IS 2005 / 4th Digital Sculpture Competition / Jury



I am an Associate Professor of Intermedia within the School of Art at Arizona State University and Co-Director of the PRISM lab--an interdisciplinary 3D modeling and rapid prototyping facility. Within the School of Art, I coordinate the foundation program in basic art instruction (artCore) and  teach advanced courses in Intermedia.

My work of the past several years utilizes computer modeling to control the kind and degree of distortion imposed on a given object or data set. Scaling operations, proportional shifts, eccentric vantage points, morphing processes, and 3-D montage are some of the techniques explored by this body of work. Part of the challenge has been how to get forms "out of the box" (the computer) and fully realized in an actual, tangible form. I am interested in the gap between the virtual space of the computer and the tangible, body-felt reality of sculptural objects.

My research has included working with "input" devices such as 3D laser scanners (at Cyberware in Monterey, CA) and various medical diagnostic tools (CT, MRI).  I continue to explore various 3D software modeling programs such as 3D Studio Max, Maya, Rhino, etc. as well as custom, proprietary programs.  I have worked with a broad range of "output" technologies such as CNC milling, stereolithography, laser sintering, and fused deposition modeling. The conceptual thread that connects much of this research is my attempt to better understand problems of representation with respect to the human form. For example, how does our ability to "read" an x-ray of a breast or an MRI image of a heart reveal changing notions of what it means to be human?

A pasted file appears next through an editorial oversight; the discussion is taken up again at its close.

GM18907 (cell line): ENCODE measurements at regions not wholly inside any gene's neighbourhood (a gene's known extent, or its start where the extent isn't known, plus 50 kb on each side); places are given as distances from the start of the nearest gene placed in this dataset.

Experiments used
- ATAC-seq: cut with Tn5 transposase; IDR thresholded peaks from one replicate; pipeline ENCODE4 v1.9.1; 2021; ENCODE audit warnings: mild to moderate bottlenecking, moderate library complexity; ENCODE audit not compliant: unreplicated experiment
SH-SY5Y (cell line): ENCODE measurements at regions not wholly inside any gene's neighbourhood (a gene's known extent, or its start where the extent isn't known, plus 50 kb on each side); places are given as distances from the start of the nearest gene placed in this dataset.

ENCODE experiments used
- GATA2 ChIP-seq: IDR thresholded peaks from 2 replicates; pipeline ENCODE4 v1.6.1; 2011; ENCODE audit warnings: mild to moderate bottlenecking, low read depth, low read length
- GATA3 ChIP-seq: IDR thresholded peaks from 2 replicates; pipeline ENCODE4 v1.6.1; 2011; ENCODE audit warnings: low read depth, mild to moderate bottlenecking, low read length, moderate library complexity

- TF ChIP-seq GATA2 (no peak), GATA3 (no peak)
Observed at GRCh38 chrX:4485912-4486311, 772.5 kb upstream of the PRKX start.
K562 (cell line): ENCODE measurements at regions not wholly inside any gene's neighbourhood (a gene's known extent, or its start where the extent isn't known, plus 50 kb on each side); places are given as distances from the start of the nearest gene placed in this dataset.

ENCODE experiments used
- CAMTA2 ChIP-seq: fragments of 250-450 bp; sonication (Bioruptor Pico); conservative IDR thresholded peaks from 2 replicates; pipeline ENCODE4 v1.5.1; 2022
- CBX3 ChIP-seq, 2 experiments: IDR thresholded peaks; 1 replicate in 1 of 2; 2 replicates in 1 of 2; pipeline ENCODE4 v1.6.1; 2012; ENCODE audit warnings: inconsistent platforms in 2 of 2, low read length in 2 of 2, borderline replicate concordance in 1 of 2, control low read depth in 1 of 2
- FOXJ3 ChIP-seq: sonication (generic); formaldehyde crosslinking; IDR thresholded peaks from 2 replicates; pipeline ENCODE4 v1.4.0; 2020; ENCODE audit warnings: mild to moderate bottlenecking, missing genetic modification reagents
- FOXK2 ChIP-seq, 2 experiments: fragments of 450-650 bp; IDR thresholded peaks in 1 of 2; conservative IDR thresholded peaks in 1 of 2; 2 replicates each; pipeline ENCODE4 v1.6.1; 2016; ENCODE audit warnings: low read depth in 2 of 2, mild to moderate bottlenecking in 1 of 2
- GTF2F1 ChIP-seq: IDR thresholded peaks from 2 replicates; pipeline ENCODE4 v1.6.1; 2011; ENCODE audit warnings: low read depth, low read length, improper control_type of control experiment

I am currently in the midst of working with researchers from across the university on an interdisciplinary 3D visualization project called PRISM (Partnership for Research in Spatial Modeling) See PRISM links research in disciplines as diverse as Industrial Technology, Archaeology, Anthropology, Biomechanical Engineering, Bioscience, Computer Science, Architecture, Industrial Design, and Sculpture. It is a strategic research focus project funded in part by the Office of the Vice President for Research. For the past 9 years, PRISM has focused largely on NSF funded research in visualization and 3D data base development. We have recently launched an interface ("Visual Query") for searching a custom database of Native American pottery and are currently involved in creating three full-scale sculptural tableaux of George Washington for a new museum at Mt. Vernon.

For several years I have been involved with SIGGRAPH (Special Interest Group Graphics), an arm of ACM (Association for Computing Machinery). For the annual conference in the summer of 2001, held in San Antonio, Texas, I was chair of a venue called the STUDIO. The STUDIO is a creative environment that encourages SIGGRAPH attendees to work with the latest technologies for 2D and 3D production, animation, and VR. For the 2004 SIGGRAPH at the convention center in Los Angeles, I led a team that built a 25 foot x 15 foot “sand painting” machine that created huge bitmapped images with ½” pixels comprised of silica sand.

I continue to involve myself in the research and publication of theoretical texts that reflect the larger concerns of my studio practice and my teaching.  I recently co-edited an anthology of essays on the work of Eduardo Kac entitled The Eighth Day:  The Transgenic Art of Eduardo Kac.

Dan COLLINS Web page